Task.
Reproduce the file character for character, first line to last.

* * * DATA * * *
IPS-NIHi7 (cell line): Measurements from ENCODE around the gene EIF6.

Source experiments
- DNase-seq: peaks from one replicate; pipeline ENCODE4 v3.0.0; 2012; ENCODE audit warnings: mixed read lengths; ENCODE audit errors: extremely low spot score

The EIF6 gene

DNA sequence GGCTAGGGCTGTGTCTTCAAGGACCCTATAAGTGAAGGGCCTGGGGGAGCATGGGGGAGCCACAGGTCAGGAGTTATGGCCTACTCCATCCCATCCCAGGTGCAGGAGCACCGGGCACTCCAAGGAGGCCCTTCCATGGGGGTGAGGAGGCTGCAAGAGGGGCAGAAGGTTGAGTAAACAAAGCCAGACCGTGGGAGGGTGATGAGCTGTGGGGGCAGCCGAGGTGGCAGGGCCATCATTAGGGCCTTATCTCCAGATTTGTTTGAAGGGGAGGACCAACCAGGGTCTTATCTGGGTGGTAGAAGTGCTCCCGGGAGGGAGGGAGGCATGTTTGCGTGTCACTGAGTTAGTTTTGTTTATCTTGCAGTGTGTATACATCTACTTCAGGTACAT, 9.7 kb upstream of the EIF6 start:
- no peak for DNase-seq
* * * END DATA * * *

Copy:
IPS-NIHi7 (cell line): Measurements from ENCODE around the gene EIF6.

Source experiments
- DNase-seq: peaks from one replicate; pipeline ENCODE4 v3.0.0; 2012; ENCODE audit warnings: mixed read lengths; ENCODE audit errors: extremely low spot score

The EIF6 gene

DNA sequence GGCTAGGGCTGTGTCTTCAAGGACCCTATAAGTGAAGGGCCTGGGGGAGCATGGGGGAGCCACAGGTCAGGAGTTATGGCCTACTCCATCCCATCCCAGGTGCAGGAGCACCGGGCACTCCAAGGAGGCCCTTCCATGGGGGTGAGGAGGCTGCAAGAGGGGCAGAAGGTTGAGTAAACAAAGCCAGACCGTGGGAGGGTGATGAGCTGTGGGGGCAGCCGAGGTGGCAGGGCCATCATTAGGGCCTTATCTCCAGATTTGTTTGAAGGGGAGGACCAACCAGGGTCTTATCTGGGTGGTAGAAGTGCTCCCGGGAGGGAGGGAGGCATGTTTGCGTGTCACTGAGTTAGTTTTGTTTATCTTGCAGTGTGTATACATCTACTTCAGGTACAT, 9.7 kb upstream of the EIF6 start:
- no peak for DNase-seq